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Surging oil prices add another worry for frazzled investors -Breaking


© Reuters. FILE PHOTO A trader is seen working on the New York Stock Exchange floor in New York City (U.S.A), February 18, 2022. REUTERS/Brendan McDermid

By Lewis Krauskopf

NEW YORK, (Reuters) – The U.S. stock exchange is already at risk from a hawkish Federal Reserve, a conflict with Russia, and now has another concern: rising oil prices.

Prices are now at $91 per barrel, up 40% from Dec. 1, and have reached their highest point since 2014. Global benchmark oil, also on the rise, is at its highest level in 7 years.

Markets may be concerned by rapidly increasing oil prices. This is because they can cloud the economy and increase costs for both businesses as well as consumers. Inflation is already on the rise and higher crude oil could increase it further. This raises concerns that the Fed may need to tighten its monetary policy in order to reduce consumer prices.

“The stock market would really run into trouble if we went north of $125 per barrel and stayed there for a while because that would overheat high levels of inflation,” said Peter Cardillo, chief market economist at Spartan Capital Securities. That would mean that the Fed must be more aggressive. This would certainly not be a good scenario for stock market.

Rising tensions between Russia – one of the world’s largest oil producers – and Ukraine recently helped drive the rally in oil, which had been supported by a recovery in demand from the coronavirus pandemic.

Capital Economics analysts earlier this week stated that oil prices and crude would spike if Ukraine conflict escalated, “even though they fall back relatively fast as the dust settles.”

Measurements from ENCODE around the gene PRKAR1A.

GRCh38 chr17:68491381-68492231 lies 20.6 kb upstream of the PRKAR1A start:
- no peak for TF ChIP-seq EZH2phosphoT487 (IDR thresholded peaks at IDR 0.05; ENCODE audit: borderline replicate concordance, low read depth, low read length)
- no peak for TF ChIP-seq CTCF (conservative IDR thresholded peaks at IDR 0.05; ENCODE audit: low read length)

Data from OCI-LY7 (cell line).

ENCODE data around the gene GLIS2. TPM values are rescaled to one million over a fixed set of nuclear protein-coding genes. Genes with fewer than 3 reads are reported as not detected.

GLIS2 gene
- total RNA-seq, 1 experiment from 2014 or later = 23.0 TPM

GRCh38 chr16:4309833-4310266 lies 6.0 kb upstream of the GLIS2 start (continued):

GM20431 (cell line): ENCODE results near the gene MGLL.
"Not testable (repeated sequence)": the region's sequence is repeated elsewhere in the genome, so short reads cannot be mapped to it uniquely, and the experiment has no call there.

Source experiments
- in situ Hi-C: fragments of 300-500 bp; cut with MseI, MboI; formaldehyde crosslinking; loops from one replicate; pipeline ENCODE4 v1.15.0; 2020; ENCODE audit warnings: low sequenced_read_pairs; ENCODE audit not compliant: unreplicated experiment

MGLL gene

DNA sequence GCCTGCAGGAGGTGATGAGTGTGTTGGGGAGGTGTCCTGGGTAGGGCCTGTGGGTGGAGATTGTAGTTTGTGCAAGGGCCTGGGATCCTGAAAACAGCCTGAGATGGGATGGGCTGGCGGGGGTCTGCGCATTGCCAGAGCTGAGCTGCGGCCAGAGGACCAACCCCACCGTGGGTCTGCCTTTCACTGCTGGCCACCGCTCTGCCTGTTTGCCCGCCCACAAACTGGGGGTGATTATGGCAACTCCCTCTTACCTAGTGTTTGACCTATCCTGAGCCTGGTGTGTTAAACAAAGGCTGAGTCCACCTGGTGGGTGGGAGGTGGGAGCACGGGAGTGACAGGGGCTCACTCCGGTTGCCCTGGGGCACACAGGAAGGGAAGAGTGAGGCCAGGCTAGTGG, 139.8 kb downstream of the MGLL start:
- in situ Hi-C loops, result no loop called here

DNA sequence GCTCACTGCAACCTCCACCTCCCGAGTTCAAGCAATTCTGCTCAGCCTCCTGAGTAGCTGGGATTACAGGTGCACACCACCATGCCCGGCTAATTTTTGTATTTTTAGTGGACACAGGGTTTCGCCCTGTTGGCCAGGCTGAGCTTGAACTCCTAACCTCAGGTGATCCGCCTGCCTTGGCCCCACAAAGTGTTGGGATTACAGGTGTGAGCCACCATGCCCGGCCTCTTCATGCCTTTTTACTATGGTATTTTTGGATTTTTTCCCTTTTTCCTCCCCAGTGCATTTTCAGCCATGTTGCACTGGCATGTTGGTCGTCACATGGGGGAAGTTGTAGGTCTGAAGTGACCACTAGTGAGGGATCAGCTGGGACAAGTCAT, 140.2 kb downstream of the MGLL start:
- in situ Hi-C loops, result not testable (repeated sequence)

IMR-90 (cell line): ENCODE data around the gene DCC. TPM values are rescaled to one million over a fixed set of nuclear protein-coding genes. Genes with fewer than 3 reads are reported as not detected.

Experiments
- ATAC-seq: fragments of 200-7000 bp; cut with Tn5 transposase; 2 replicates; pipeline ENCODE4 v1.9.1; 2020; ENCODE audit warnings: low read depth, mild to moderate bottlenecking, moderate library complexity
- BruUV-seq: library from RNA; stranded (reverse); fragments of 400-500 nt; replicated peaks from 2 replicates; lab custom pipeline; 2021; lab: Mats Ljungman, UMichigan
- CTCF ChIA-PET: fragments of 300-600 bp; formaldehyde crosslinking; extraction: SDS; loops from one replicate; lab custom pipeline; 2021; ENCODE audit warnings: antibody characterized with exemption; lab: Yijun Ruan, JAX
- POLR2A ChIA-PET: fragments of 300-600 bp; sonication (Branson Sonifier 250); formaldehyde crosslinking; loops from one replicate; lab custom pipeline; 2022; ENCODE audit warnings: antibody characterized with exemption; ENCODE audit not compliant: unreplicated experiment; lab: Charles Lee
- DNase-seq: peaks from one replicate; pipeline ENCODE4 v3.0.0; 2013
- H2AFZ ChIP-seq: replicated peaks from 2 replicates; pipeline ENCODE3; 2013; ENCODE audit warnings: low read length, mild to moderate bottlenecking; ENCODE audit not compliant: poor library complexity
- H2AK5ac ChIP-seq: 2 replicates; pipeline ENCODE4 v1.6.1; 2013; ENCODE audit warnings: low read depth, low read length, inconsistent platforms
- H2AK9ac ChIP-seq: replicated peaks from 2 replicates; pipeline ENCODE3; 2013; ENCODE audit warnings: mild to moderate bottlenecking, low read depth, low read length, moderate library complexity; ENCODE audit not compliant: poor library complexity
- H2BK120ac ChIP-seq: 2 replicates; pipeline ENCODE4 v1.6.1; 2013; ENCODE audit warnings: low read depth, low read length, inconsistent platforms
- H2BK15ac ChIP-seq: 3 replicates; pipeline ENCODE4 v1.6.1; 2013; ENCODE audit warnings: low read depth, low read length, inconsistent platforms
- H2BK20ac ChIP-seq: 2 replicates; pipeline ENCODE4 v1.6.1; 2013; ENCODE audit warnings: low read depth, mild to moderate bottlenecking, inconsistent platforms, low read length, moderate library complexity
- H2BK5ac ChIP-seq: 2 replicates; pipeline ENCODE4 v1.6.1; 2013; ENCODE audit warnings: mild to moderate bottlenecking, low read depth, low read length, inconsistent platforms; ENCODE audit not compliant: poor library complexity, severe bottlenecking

Inflation in the United States rose due to higher oil prices. However, overall consumer prices increased by 7.5% last year, but the energy component of the index rose 27%.

Oxford Economics’ analysts estimate that each “sustained $10 rise in the oil price per barrel” adds approximately 0.3 percentage points annually to the overall consumer price Index.

In emailed comments, Kathy Bostjancic (chief U.S. economic economist at Oxford Economics) stated that higher oil prices have the greatest impact on consumers price inflation.

This year, the benchmark fell by over 8% while the yield on the 10-year benchmark Treasury note rose 40 basis points to more than 1.9%. Refinitiv’s Fedwatch tool shows that investors expect the Fed funds rate, which is currently near zero, to increase to over 1.50% by 2022.


Businesses and drivers are already paying more for crude oil. Automobile group AAA reported earlier this week that the U.S. national gasoline average was at $3.48 per gallon. That’s up 18cs from one month before and 98cs from one year ago.

Investors monitor trends regarding consumers as rising gasoline prices impact on U.S. business activity. Over two thirds of U.S. GDP is accounted for by consumer spending. The data on Wednesday revealed that U.S. Retail Sales increased the most in 10 Months in January. But, consumer sentiment in February was lower than it had been in over a decade.

According to Michael Arone (chief investment strategist), “There is a risk that gas prices will rise, which could lead to less discretionary spending by consumers.” State Street (NYSE:) Global Advisors.

Investors are gauging the effect of higher oil on companies’ earnings. Typically, rising oil prices are estimated to lift overall S&P 500 earnings by about $1 per share for every $5 increase in the price of crude, according to David Bianco, Americas chief investment officer at DWS Group, with benefits to energy firms outweighing the drag on earnings of airlines and other companies potentially hurt by higher crude costs. That amounts to about 0.4% of total S&P 500 earnings expected for 2022.

The S&P 500 energy sector is up 22% so far in 2022 while fund managers in the latest BofA Global Research survey reported their highest allocation to energy stocks since March 2012.

Investors said that oil prices are at their highest level in seven years, while energy stocks make up less than 10% of the market. However, this could lead to inflation fears if crude costs keep rising.

“Higher oil prices, without a recession, raise S&P profits,” Bianco said. “But not as much as it used to and you definitely don’t want this happening when the Fed is fighting inflation.”